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Afghan Civilian Casualties Of NATO Attacks Double
Posted by on April 16th, 2010

From our partners at

By Steve Hynd

Not to say we told you so, but…

Deaths of Afghan civilians by NATO troops have more than doubled this year, NATO statistics show, jeopardizing a U.S. campaign to win over the local population by protecting them against insurgent attacks.

NATO troops accidentally killed 72 civilians in the first three months of 2010, up from 29 in the same period in 2009, according to figures the International Security Assistance Force gave USA TODAY.

Even COIN cheerleaders like Spencer Ackerman see the problem, as McChrystal prepares to start his offensive in Kandahar over local objections. Spencer today:

If Afghan civilians are seeing ISAF troops more and more, and they’re also seeing ISAF troops kill more of their countrymen, then the resultant embitterment is likely to compound, not diminish.

But it has always been the case that more troops in Afghanistan mean more civilian casualties. That was one of the primary arguments against McChrystal's surge when it was proposed last summer.

Will this lead to a rethink by the misguided and conned of their reliance on COIN myths for a strategy? I doubt it.

UPDATE: I was right, there'll be no rethink. But Matt Yglesias nails it:

 if civilian deaths are bad and if increases in civilian deaths are being driven by increases in our operational tempo, then maybe we should reconsider the wisdom of a situation in which it “will increase again this year, owing from Marja and soon Kandahar.” If war is so bad, and inevitably leads to the deaths of innocents, and we want to avoid the deaths of innocents, then shouldn’t we maybe consider not doing this instead of just feeling really sad when it ends up leading to the deaths of innocent people? That’s all I’m saying.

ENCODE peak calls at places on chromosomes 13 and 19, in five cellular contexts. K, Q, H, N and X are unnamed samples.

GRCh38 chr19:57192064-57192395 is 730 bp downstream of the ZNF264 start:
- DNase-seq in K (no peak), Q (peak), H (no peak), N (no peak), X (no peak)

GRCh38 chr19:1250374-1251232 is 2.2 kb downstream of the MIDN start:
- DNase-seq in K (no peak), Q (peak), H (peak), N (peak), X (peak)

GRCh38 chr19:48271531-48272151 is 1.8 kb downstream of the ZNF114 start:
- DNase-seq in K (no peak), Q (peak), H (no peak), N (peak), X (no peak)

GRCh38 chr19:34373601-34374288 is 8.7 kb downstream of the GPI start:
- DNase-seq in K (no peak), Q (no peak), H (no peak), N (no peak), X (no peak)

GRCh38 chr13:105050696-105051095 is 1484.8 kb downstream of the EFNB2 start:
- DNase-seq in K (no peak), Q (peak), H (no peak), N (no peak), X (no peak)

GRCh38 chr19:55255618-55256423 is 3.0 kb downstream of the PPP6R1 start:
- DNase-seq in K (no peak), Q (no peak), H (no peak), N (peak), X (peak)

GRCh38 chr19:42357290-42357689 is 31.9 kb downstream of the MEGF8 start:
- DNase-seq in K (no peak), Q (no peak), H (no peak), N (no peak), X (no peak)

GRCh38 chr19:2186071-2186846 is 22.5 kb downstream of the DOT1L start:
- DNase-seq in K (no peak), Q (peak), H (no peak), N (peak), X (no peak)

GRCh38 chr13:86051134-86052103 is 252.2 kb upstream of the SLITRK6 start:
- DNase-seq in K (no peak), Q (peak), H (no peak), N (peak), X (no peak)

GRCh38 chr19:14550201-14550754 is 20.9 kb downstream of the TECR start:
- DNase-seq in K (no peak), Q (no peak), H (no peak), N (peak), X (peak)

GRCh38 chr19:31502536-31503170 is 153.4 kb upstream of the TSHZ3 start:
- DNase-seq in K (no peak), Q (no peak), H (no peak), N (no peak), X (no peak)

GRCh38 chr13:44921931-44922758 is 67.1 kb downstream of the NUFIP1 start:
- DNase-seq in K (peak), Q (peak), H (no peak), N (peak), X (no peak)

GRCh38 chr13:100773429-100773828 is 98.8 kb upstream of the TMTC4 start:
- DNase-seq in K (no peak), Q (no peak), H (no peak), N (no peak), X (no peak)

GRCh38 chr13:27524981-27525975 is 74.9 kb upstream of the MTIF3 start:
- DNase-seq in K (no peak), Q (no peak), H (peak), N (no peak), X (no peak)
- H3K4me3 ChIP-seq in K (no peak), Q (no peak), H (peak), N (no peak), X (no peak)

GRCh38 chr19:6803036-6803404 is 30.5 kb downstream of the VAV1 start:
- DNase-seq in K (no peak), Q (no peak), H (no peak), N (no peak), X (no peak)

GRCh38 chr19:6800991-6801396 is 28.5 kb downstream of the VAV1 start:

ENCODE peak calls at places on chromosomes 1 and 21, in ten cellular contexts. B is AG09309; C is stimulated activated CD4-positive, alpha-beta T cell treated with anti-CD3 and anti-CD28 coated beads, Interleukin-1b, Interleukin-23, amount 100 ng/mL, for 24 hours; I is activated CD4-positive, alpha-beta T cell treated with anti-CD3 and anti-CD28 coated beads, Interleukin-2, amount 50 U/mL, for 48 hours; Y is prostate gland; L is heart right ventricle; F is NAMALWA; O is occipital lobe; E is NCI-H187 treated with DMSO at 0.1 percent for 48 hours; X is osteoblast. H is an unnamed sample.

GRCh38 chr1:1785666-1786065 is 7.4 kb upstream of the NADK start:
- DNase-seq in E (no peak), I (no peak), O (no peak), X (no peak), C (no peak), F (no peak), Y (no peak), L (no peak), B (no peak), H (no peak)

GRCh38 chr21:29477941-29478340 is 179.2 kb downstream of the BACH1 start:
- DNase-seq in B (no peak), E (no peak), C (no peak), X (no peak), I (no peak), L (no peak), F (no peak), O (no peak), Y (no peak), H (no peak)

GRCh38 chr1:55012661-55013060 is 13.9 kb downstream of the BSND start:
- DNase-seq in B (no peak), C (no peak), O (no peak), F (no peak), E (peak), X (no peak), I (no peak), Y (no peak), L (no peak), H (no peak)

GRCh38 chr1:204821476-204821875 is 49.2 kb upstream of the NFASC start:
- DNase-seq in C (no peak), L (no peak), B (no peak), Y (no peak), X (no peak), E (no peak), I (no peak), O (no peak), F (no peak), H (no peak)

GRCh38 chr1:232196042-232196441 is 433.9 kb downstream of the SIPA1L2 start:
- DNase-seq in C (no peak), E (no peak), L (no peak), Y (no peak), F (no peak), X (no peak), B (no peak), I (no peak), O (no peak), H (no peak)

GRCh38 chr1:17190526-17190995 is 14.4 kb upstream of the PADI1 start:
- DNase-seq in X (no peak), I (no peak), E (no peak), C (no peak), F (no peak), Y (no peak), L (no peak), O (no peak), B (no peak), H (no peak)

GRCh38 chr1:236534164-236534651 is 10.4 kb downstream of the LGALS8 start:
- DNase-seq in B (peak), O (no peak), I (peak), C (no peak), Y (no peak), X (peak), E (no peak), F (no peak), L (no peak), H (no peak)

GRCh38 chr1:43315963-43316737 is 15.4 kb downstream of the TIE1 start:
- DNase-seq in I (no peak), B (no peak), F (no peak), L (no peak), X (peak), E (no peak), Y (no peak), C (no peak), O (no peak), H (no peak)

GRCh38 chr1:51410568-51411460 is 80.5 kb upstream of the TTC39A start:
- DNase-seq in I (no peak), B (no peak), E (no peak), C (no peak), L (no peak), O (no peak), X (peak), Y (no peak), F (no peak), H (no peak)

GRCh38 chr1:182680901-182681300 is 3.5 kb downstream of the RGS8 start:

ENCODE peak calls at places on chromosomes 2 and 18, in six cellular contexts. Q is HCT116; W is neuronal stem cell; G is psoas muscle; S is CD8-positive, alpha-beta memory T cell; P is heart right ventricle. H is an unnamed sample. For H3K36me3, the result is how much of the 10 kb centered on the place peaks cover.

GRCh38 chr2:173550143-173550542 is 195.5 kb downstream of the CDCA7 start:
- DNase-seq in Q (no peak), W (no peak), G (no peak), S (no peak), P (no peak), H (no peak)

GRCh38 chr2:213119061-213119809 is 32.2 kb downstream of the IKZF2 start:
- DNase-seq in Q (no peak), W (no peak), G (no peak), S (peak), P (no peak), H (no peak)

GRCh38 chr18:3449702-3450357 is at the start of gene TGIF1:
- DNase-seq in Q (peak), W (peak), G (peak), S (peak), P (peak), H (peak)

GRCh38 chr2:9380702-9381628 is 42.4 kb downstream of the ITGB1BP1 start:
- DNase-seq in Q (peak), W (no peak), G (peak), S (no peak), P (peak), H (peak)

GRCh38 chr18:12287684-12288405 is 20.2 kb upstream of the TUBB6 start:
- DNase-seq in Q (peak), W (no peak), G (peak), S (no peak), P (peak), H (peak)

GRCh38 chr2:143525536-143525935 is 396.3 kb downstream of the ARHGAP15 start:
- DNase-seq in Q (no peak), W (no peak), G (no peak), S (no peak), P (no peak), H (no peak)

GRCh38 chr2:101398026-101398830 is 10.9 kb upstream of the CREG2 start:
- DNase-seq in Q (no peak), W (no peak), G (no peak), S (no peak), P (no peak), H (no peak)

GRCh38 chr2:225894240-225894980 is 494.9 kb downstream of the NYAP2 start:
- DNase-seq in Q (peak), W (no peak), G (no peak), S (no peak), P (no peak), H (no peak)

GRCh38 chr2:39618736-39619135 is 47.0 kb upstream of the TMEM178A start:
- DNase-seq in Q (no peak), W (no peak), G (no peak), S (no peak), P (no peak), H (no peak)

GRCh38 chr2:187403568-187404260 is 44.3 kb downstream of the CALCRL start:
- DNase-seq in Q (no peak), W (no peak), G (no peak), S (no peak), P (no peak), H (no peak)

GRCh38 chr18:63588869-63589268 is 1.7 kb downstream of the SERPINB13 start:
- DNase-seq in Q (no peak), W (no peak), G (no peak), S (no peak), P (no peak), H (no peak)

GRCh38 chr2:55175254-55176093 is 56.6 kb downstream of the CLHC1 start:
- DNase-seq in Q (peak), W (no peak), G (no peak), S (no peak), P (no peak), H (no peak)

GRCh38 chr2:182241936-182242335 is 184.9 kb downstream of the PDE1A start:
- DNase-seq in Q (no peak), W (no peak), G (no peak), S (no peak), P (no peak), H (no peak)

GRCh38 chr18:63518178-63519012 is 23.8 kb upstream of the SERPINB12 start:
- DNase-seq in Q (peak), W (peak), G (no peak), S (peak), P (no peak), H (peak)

In that respect, it's worth reading this piece at the WaPo in which Eugene Robinson talks to veteran author on Afghanistan, Sebastian Junger about the US withdrawal from the Korengal Valley, where the result has been "five years and 42 lives for three miles of terrain". Junger says:

"The Korengal Valley is sort of the Afghanistan of Afghanistan: too remote to conquer, too poor to intimidate, too autonomous to buy off"

Leaving Robinson wondering:

"How many more will die before we leave the country? And what will we have accomplished?"

That's the question, right enough. I wish those 72 civilians, and all the other dead in Afghanistan, could be given an answer that didn't involve military budget games and Imperial hubris.

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  1. General McChrystal offers public apology for Afghans killed by NATO airstrike. Turkish top military officials arrested over alleged coup plot. US army has contingency plans for delaying Iraq withdrawal. Afghan immigrant admits plans to bomb New York subway. All this and much more, in today’s security briefing.

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